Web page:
Student Success

Blending Learning for the Non-Traditional, “Traditional” Undergraduate

Historically, online degree programs have never attracted large numbers of “traditional” undergraduate students. The 2015 Eduventures Prospective Survey of over 20,000 college-bound high school students confirms that this is still very much the case, with 0% of respondents expressing interest in a wholly online undergraduate experience. A sizable number, however, said they were interested in programs that mixed on-campus learning with online courses. This finding, which Eduventures continues to track, supports our claim that there are new and viable alternatives emerging within “traditional” undergraduate education waiting to be explored, one of which is blended learning.

Who is driving demand for blended learning?

A deeper cut of our data reveals that the appetite for a blended experience is not a universal trend among traditional students. It is driven mostly by two very unconventional and historically at-risk segments of the otherwise traditional student market:
  1. Students planning to start at a two-year college and transfer to a four-year institution
  2. Students planning to take more than four consecutive years to graduate
Unlike most traditional students, who show little interest in online options, these two student populations prefer blended experiences over wholly on-campus experiences for several obvious reasons. For one, most of these students work full- or part-time while in school or need to balance school with other competing priorities, which makes them more like adult learns/non-traditional students. For these students, having access to online courses adds flexibility and convenience. If these two student groups are among your target base, then you have a compelling reason to develop more online learning options.

Flexibility and convenience are valuable, but blended learning is about so much more.

Focus on ways of using online courses to address unique student needs. If serving the two groups identified above, then use online courses as:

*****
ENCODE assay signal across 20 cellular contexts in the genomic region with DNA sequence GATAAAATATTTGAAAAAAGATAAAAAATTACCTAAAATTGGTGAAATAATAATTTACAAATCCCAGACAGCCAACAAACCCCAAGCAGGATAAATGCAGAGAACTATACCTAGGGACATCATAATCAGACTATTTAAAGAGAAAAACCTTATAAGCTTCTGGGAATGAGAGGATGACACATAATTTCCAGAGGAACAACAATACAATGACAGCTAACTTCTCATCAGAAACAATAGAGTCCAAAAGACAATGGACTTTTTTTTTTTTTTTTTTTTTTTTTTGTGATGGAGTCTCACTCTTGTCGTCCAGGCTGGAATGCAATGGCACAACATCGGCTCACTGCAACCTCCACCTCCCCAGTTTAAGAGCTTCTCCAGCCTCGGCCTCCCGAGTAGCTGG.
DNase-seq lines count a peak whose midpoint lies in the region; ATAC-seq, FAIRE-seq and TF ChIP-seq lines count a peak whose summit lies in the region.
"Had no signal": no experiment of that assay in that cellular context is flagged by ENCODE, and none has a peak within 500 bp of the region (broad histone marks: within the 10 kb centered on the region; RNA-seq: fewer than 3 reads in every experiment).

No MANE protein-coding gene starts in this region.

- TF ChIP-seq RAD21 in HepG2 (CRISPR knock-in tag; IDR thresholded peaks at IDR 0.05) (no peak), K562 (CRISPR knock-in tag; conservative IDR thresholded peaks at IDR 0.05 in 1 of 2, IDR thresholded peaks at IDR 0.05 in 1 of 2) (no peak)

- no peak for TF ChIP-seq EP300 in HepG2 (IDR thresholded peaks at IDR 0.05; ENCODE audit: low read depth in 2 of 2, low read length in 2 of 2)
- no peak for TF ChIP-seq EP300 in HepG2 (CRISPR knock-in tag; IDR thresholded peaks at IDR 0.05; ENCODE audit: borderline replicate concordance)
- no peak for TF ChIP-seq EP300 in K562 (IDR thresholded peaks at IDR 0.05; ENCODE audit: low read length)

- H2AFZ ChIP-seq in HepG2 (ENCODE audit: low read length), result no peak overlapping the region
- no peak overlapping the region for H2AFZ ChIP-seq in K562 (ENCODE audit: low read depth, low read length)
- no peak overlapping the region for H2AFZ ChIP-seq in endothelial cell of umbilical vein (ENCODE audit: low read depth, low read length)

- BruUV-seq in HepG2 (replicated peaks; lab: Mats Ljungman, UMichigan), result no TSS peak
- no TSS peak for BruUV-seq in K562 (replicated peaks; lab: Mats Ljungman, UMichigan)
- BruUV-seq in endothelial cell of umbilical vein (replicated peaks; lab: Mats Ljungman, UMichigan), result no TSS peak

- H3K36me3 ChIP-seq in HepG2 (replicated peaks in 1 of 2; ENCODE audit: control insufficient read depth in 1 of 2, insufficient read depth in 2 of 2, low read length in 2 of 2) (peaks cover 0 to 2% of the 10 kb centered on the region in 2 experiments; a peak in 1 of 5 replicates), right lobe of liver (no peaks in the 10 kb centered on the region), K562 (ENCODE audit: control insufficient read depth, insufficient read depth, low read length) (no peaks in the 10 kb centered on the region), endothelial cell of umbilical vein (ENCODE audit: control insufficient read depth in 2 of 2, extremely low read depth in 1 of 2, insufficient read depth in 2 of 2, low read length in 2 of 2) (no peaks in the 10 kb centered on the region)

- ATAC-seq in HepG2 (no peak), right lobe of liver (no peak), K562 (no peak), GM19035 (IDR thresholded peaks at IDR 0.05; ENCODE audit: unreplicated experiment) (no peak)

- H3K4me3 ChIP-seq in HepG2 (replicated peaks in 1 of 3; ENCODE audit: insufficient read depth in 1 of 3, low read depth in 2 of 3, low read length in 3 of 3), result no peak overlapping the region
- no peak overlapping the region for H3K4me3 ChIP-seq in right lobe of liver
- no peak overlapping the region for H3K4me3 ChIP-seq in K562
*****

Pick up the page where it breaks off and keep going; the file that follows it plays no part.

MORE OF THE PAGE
• A recruitment tool and for strengthening cross-institutional partnerships. Transfer students commonly struggle with building a viable connection to a four-year institution. Offering them access to online courses prior to enrolling will not only build a steady pipeline of potential transfers, but also offer them a way to earn guaranteed credit at your institution before enrolling. This goes a long way with this population. Keep in mind that through online learning, you will also build better analytics about how these students learn, as well as about their unique challenges and remedial needs prior to matriculation. This will help you on three fronts: as a recruiting tool, as a means to help these students succeed once enrolled,  and as a means to strengthen partnerships with two-year institutions through data exchange and improved credit articulation and outcomes reporting.
  • A retention and predictive modeling solution. Students who take longer to graduate are often at a higher risk of stopping out, dropping out, or never completing. By adding online components to their experience, you will not only offer them a more flexible way to make progress toward their degrees, but also build a better foundation for predictive models. Any digital learning environment you use, whether an online course or an adaptive learning platform, is brimming with analytics about what, how, and why students learn. In most cases, this data is waiting to be harnessed and used to better track student progress, stage interventions, and offer more targeted student advising.

Forging Ahead with a New Tradition

For students who will be well served by this program format, Eduventures recommends finding ways of using blended learning to deliver a more flexible experience and to craft a more pedagogically impactful experience. This adds new relevance for online education among traditional undergraduate students.      

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